Thanks to the Godfather and Rocky movies, sequels became a part of our vernacular in the 70's. If there was a sequel before these two franchises, I can't remember them. And since sequels have meant pretty much big bucks at the box office, many times they are pale imitations to the original. To name a few movie franchises that have now gone on to do at least three films, you have the Rocky's, Godfather, Halloween, Friday the 13th, Nightmare on Elm Street, Aliens, Die Hard, Lethal Weapon, Jaws, Star Wars, Batman, Rambo, Superman, Scream, Child's Play, Psycho, Texas Chainsaw Massacre. These are just a few of the film franchises that have gone on to do at least three films. And I can guarantee you that no film series can boast that their third offering is almost as good as their first. It just doesn't happen. It is hard to duplicate the energy and originality of the first one that came out. But the Indy movies are different. First of all they are created by two of the best in the business and they star one of the greatest actors to ever live. And what you get when you have two creative genius behind the scenes is a series that tries so hard to please and a series that doesn't rehash the story that made the first one work. You get a story that furthers the trials and tribulations of the hero Indiana Jones, and you get a film that keeps giving you insights into his life. In the first, we meet Indiana Jones, the daring archeologist that risks life and limb to recover artifacts for his museum. You also meet Marion Ravenwood, a long lost love, Marcus Brody, his mentor and boss and Sola, one of best friends from Cairo and Belloq ( or according to Sola, Bellosh ). Temple of Doom takes us back in time and introduces us to Short Round. And finally we have Last Crusade. Here we meet Indiana Jones as a teenager. We are introduced to the folklore that is Indiana Jones. We see how his fear of snakes started, how he was introduced to his bullwhip and his fedora and even how he got that famous scar on his chin. And in the casting coup of the century, we meet his dad played by Sean Connery. We are also treated to some familiar faces as Brody and Sola return. Indiana Jones and the Last Crusade is the best second sequel ever made. This could have been the beginning to a series if we didn't already know about Raiders of the Lost Ark. It is that much fun and so filled with richness.

The only complaint that I have about this film is what they did with Marcus Brody. In Raiders, he tells Indy that if he were five years younger he would have gone after the Ark himself. He was a warrior and one who probably went on many adventures in the style that Indy did. But in this one they forgot all about that adventurous side to him and instead they went for comic relief at his expense. Any true Indy fan will tell you that he should have been able to handle himself when he bumped into Sola. He should have been everything that Indy told Ilsa and Donovan that he was when they found out that Brody had the map. But aside from this small discrepency, the film is flawless and one of the most entertaining films ever made. And even though the talent involved here dictates that it should be perfect, keep in mind that making a sequel is never easy. You now have devoted fans that are going to judge you with every written word, every swing of the whip and every new character introduced. Last Crusade succeeds where most others fail and that is perhaps because the makers and star of this film ( Steven, George, Frank and Harrison ) care about Indiana Jones. They want him to be the same as he was in Raiders and Temple.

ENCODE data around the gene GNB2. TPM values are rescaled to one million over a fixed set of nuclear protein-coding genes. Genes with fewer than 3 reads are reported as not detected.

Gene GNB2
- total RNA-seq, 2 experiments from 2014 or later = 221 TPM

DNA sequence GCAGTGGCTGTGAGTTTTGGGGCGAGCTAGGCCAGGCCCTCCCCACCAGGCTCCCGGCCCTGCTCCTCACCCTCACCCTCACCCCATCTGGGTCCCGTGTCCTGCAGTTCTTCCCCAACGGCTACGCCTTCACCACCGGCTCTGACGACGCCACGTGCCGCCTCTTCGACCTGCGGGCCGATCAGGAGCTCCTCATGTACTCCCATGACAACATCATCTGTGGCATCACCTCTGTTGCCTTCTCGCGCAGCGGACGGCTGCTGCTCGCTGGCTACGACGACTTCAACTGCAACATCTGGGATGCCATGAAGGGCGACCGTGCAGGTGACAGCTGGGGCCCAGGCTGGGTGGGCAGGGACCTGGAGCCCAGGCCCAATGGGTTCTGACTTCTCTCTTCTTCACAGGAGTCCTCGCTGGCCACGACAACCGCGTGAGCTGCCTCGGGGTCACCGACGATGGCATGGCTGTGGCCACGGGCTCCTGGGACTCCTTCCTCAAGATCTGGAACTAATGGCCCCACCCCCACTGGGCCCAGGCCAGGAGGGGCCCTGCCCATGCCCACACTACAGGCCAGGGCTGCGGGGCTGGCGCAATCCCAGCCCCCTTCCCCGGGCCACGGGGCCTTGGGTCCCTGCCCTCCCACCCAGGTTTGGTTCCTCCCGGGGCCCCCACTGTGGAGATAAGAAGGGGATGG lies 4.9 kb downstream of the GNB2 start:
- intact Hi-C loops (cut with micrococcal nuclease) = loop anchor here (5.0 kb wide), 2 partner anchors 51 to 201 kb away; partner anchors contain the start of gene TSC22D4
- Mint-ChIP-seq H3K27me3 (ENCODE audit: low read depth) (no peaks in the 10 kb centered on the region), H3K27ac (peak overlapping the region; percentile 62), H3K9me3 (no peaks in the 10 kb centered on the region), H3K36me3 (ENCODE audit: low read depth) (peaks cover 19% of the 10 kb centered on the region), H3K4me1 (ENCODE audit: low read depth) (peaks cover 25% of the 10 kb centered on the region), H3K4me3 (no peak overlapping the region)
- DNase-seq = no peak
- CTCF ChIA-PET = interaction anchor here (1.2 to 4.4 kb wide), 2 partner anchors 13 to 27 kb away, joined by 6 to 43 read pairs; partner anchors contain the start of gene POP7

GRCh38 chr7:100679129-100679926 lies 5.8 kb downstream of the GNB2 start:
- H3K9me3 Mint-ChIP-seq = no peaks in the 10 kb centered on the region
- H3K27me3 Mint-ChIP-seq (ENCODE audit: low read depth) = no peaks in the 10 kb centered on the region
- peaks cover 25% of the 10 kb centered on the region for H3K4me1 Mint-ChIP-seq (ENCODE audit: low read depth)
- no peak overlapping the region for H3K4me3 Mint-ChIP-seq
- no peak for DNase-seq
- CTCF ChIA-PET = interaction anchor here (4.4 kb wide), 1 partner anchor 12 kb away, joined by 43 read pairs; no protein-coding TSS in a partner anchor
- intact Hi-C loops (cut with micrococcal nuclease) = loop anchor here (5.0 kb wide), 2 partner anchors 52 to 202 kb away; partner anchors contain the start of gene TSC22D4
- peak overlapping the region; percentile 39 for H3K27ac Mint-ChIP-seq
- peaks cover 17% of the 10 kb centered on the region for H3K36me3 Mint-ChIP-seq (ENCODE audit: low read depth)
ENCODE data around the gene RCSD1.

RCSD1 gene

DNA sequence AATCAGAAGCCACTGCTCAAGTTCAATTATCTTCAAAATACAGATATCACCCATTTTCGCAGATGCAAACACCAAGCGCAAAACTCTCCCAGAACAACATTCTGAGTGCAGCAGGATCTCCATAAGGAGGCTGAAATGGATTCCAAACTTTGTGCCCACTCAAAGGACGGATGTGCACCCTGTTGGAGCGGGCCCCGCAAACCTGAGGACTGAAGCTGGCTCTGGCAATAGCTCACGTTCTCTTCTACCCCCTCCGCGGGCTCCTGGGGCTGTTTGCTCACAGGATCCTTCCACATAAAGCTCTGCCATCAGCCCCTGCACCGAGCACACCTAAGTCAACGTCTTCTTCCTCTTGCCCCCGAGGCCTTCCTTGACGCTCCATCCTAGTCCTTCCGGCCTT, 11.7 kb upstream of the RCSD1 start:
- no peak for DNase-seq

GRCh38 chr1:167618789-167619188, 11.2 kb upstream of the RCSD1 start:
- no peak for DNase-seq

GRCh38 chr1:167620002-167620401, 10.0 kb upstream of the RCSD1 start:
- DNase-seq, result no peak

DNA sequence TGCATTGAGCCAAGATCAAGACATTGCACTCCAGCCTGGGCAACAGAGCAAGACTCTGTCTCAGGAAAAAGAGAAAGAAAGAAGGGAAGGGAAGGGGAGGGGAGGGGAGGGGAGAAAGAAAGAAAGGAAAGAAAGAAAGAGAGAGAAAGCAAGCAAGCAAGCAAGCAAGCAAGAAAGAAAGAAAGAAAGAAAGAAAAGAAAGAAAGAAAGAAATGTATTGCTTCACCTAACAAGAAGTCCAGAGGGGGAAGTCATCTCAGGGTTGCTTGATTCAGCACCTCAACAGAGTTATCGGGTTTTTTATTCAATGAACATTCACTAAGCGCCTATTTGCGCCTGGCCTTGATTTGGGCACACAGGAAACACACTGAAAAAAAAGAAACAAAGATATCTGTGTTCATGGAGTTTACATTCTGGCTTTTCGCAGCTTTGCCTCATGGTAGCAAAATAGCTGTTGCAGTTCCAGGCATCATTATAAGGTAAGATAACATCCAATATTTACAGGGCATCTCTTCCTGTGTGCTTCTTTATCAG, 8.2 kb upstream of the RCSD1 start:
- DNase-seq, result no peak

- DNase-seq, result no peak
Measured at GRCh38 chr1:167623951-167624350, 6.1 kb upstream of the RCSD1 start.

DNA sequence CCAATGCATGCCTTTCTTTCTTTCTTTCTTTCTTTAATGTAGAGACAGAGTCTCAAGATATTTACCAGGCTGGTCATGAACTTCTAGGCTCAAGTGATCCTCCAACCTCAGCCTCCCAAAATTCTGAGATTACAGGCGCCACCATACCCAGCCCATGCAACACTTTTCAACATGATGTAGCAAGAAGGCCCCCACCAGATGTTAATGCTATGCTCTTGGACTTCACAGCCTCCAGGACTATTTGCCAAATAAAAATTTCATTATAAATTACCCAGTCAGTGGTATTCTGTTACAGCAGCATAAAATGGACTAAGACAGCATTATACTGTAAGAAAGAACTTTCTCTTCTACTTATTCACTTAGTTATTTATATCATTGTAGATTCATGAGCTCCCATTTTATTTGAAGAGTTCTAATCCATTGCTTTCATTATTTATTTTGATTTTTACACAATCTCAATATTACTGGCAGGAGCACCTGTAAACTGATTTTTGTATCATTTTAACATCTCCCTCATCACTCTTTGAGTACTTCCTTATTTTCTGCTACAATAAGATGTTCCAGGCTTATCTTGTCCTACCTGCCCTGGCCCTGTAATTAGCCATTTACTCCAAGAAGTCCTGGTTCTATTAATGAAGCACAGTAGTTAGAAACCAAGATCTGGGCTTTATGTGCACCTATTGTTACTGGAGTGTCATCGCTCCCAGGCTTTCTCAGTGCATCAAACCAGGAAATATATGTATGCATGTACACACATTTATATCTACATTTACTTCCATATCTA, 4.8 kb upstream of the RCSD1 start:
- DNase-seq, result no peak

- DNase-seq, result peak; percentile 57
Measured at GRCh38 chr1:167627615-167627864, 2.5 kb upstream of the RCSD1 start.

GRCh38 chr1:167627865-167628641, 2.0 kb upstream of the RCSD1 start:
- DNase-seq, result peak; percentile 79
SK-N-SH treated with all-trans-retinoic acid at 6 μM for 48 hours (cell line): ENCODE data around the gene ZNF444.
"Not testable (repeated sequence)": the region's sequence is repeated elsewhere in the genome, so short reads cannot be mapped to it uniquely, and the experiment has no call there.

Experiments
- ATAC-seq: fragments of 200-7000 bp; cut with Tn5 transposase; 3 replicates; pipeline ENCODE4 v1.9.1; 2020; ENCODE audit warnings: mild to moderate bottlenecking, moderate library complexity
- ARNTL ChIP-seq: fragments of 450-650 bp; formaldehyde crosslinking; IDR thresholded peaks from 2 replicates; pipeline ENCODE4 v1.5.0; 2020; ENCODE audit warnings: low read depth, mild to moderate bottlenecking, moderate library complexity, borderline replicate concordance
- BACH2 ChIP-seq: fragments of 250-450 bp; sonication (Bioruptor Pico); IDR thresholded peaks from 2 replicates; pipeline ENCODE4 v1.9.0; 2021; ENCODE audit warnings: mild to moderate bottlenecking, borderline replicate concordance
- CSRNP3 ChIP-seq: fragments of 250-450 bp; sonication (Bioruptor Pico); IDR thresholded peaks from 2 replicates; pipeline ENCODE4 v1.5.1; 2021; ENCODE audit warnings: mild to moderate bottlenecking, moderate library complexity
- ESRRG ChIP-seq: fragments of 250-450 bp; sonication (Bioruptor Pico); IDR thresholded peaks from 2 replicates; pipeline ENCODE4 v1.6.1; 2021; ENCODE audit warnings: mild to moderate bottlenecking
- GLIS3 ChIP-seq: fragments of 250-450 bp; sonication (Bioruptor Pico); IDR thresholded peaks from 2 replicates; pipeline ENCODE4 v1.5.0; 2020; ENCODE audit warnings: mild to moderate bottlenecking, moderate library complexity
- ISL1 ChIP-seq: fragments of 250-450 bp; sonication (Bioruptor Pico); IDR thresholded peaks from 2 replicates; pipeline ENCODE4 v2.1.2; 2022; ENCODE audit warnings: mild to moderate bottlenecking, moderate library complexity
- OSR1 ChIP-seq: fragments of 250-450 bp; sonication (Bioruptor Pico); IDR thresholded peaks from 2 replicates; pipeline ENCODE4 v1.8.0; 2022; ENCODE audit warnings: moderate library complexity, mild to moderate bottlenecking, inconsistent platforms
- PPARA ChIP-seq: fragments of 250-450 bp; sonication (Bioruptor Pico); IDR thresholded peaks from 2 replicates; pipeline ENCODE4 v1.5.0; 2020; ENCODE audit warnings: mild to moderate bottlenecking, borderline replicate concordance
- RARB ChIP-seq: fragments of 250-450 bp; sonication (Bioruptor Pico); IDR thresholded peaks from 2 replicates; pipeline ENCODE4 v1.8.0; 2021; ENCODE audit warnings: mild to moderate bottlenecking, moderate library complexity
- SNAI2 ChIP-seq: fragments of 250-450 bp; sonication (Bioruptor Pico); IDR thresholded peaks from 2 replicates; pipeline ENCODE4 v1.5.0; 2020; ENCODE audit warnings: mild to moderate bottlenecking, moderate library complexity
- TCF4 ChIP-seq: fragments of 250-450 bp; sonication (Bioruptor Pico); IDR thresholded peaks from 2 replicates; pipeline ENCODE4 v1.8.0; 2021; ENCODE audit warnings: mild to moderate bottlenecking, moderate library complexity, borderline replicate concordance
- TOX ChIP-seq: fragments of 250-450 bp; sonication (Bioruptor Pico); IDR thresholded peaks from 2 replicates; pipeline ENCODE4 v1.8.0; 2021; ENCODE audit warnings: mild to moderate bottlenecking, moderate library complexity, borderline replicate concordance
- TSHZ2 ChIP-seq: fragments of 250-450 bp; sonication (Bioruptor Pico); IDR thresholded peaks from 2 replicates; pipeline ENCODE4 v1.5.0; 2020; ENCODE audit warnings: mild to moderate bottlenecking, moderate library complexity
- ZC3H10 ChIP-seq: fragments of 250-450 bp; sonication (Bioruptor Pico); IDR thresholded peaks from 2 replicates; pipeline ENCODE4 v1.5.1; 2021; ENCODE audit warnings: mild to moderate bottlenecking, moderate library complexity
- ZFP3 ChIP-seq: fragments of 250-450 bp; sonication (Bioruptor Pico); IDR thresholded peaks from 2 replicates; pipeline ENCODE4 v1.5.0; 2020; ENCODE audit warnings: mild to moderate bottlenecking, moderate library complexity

I saw this film 12 times at the theatre when it came out. I was fortunate enough to know an usher at The London Mews back in 1989 and he let me stay for the second and third showing of the day ( and night ) free of charge. This was a time when movies were events, they were and still are larger than life to me. I get excited when I see a good one and I get anxious when a movie like this comes out. I sincerely hope they get around to making a fourth one because as excited as I was to see Star Wars Episode 1, that excitement will pale in comparison to when I am sitting in the theater one day and I am waiting to see the new Tom Hanks movie ( whatever that may be at the time ) and that John Williams music invades the speakers and tells me that there is a new Indy movie that is going to be released on Victoria Day Weekend ( here in Canada that is). I will count the days down until it comes out.

The Indy movies are what movies are all about. They are a micorcosm of entertainment and as close to a religious experience, filmwise, as you can come. Raiders was a great beginning, Temple furthered the story wonderfully and Crusade summed it up beautifully. My life is richer because Indiana Jones is a part of it, and I know I am not the only one that feels that way.



  • Like 13
  • Thanks 4
Link to comment
Share on other sites

Da List:


30 - Uncle Buck
29 - Look Who's Talking
28 - All Dogs Go to Heaven
27 - Crimes and Misdemeanors
26 - Major League
25 - Driving Miss Daisy
24 - My Left Foot
23 - Henry V
22 - Lethal Weapon 2
21 - The Killer
20 - Say Anything
19 - Bill and Ted's Excellent Adventure
18 - Weekend at Bernie's
17 - Born on the 4th of July
16 - Heathers
15 - Field of Dreams
14 - Sex, Lies, and Videotape
13 - The Abyss
12 - Parenthood
11 - Honey, I Shrunk the Kids
10 - Kiki's Delivery Service
9   - Back to the Future 2
8   - The Little Mermaid
7   - National Lampoon's Christmas Vacation
6   - Glory
5   - Dead Poet's Society
4   - When Harry Met Sally
3   - Batman
2   - Do the Right Thing
1   - Indiana Jones and the Last Crusade

Edited by Porthos
  • Like 7
  • Thanks 3
Link to comment
Share on other sites

Tomorrow I will list all the other movies that got votes. And I want to thank everybody for reading and commenting and hitting the like button. And especially thank you to everyone who did submit a list.

  • Like 9
Link to comment
Share on other sites

I really can't argue with anything in the top 7, not that I want to do so 😛


Not saying anything bad against 8 or below, just the top 7, for me, is completely stacked

  • Like 3
Link to comment
Share on other sites

3 hours ago, baumer said:

Miyazaki knows how to make something beautiful and grand with perhaps not as many resources as Disney or Bluth had at this same time, although this might also be due to the lower salary that Japanese animators made and still make today compared to animators in America or Europe.

Whoops kind of sort of made an error here? Kiki's Delivery Service was budgeted about est. ¥800 million ($6.9 million), and Bluth's All Dog's Go to Heaven had a budget of $13.8 million and Disney's The Little Mermaid had $40 million?


So Hayao Miyazaki had a budget similar to Don Bluth's but he also made longer movies? Not sure how to parse this. Yes the budget for Bluth's movie is about two times as large, but he had other movies before this with smaller budgets.

  • Like 1
Link to comment
Share on other sites

  • Recently Browsing   0 members

    • No registered users viewing this page.
  • Create New...

Important Information

By using this site, you agree to our Terms of Use and Guidelines. Feel free to read our Privacy Policy as well.